Sunday, December 8, 2013

Is religion based on fear?

Clare Carlisle: Bertrand Russell – part 3: Christian thought is itself aware of the dangers of fear – something Bertrand Russell overlooks in his critique of religion
Bertrand Russell
Bertrand Russell wrote that 'religion is based primarily and mainly upon fear'. Photograph: Jane Bown for the Observer
The most powerful aspect of Bertrand Russell's critique of religious belief is his claim that religion is based on fear, and that fear breeds cruelty. His philosophical arguments against the existence of God may not touch the lives of many ordinary people, but his more psychological point about fear has to be taken seriously by all of us. In his 1927 lecture "Why I am not a Christian" – delivered to the south London branch of the National Secular Society – Russell expressed his point with characteristic clarity: "Religion is based primarily and mainly upon fear. It is partly the terror of the unknown and partly the wish to feel that you have a kind of elder brother who will stand by you in all your troubles and disputes. Fear is the basis of the whole thing – fear of the mysterious, fear of defeat, fear of death. Fear is the parent of cruelty, and therefore it is no wonder if cruelty and religion have gone hand in hand. It is because fear is at the basis of those two things." No doubt he was preaching to the converted on this occasion.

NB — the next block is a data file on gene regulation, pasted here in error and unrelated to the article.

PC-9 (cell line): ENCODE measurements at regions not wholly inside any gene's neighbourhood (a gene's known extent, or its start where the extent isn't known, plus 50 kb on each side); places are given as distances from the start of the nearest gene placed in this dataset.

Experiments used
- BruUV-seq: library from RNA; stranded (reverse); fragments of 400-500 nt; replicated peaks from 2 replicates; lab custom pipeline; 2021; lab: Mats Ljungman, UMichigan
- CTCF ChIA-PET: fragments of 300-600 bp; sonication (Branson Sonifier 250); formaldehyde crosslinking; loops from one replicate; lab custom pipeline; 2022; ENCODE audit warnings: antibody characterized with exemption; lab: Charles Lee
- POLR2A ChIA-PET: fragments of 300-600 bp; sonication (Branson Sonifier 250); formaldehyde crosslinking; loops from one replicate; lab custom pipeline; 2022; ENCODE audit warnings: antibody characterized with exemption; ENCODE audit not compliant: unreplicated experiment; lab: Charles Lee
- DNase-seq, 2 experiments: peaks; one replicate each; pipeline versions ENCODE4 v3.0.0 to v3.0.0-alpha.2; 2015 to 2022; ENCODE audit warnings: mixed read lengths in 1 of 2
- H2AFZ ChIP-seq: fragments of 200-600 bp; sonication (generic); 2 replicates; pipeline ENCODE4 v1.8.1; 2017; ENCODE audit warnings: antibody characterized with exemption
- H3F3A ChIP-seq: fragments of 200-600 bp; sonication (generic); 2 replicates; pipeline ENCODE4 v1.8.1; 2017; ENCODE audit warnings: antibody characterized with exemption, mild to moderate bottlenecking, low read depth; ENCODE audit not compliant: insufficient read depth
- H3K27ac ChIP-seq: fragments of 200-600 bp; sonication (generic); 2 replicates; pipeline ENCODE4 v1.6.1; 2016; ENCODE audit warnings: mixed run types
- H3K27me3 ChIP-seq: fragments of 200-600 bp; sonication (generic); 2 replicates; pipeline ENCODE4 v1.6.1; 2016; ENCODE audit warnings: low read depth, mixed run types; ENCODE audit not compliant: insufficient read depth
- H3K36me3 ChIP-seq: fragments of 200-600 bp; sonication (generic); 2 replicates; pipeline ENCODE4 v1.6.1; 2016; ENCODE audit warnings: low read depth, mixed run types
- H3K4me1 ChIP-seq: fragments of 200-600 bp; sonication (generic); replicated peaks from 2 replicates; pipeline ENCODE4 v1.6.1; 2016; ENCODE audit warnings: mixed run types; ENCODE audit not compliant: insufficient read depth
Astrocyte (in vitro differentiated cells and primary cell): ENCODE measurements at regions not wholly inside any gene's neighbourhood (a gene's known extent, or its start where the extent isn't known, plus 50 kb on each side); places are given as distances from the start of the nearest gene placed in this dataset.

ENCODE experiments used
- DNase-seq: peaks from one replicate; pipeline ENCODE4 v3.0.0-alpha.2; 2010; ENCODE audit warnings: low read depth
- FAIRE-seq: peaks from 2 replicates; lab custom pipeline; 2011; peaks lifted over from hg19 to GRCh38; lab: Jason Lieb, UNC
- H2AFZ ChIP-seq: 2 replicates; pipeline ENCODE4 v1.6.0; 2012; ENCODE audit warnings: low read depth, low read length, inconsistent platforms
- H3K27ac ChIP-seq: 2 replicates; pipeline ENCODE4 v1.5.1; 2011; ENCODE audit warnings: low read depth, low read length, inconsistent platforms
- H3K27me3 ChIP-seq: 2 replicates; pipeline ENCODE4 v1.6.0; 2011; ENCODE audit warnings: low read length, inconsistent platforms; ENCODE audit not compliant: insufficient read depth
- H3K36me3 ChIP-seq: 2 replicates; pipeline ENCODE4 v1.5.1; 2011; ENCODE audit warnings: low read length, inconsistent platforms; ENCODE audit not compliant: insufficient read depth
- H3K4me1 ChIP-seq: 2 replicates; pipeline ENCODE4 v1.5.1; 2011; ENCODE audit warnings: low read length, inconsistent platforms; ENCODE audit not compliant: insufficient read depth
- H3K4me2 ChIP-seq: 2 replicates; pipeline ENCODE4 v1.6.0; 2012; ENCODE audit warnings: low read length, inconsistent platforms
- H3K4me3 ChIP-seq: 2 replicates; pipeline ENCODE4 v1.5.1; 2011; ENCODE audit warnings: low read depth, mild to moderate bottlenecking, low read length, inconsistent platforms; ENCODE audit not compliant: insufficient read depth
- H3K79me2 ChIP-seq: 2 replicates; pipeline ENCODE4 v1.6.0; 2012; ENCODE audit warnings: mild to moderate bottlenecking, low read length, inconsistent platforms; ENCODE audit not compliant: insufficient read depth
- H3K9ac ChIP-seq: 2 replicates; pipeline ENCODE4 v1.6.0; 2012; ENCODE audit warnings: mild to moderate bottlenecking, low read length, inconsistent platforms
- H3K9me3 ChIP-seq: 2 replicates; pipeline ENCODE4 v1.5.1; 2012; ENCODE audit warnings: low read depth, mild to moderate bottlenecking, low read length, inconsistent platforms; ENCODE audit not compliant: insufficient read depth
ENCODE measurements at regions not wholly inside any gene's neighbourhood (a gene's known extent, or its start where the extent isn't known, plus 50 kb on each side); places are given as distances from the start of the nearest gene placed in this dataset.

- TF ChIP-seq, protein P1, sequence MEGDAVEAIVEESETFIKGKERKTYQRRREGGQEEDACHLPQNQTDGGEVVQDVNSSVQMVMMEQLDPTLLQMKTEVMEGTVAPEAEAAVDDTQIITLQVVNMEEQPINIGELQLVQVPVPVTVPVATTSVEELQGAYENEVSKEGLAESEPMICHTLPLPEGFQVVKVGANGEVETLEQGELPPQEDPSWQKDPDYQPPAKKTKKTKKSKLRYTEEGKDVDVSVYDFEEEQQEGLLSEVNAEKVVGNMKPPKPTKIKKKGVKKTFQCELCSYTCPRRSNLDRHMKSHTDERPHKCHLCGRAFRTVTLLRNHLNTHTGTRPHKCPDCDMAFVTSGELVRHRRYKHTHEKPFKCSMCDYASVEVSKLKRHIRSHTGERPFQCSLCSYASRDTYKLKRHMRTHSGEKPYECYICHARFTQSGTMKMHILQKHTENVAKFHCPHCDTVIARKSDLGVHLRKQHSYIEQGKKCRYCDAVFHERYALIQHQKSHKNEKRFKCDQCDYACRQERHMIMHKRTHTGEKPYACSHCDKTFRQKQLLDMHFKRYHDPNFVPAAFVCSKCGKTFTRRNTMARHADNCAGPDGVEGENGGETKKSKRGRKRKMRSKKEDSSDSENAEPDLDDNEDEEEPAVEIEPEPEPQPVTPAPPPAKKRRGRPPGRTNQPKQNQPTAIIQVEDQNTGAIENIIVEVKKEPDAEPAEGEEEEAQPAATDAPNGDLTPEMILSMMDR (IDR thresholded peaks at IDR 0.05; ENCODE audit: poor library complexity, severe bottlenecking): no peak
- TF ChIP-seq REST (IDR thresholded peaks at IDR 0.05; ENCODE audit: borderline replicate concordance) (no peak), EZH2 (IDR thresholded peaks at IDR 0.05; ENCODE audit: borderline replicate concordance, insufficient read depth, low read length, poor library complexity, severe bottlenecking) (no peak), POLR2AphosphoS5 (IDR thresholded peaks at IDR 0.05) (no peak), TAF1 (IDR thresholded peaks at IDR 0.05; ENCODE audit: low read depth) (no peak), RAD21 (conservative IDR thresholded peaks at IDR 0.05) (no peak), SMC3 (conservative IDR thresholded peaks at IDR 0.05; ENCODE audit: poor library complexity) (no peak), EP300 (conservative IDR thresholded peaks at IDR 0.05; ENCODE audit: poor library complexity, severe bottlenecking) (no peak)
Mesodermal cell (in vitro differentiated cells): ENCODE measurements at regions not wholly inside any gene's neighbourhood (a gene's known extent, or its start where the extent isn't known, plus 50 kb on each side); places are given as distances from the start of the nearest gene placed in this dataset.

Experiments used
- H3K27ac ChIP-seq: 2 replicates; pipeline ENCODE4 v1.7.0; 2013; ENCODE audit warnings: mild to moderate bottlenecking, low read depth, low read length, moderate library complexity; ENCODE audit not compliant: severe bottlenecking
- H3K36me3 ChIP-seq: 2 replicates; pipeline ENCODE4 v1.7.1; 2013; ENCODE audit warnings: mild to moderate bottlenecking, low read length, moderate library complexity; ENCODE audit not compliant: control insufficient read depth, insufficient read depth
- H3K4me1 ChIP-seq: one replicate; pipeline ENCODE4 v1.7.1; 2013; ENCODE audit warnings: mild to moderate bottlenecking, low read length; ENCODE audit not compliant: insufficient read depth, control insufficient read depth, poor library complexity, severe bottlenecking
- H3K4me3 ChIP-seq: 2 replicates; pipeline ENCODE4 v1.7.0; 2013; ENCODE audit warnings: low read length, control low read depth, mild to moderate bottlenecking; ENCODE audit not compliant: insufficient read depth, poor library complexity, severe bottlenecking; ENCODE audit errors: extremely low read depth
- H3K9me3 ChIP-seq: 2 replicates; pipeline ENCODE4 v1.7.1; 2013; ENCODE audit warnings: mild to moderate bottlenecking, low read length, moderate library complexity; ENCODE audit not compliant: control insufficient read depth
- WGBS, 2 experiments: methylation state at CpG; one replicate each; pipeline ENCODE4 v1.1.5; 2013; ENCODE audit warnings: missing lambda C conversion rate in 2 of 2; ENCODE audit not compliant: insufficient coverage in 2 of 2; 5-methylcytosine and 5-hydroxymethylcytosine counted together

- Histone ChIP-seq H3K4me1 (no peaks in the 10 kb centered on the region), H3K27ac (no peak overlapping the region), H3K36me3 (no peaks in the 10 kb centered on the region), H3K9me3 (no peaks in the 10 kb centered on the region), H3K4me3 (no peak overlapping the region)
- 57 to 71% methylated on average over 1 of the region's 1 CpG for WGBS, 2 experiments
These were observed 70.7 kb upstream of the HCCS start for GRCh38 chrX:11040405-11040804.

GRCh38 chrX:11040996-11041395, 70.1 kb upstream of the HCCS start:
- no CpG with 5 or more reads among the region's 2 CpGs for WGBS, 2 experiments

There are actually two elements to Russell's diagnosis of religion here. The first is that religious belief is a symptom of fear: aware that our lives are precarious and vulnerable, we seek the protection of a powerful deity, to comfort ourselves with an illusion of safety. The second is that fear is a symptom of religion: in particular, doctrines of punishment in both this life and the next cause ignorant believers to live in fear unnecessarily. There is little doubt that this analysis has some truth on both points; perhaps it explains quite accurately the causes and effects of religious belief in a significant number of cases. But do such cases represent religion itself, or are they a distortion of it?

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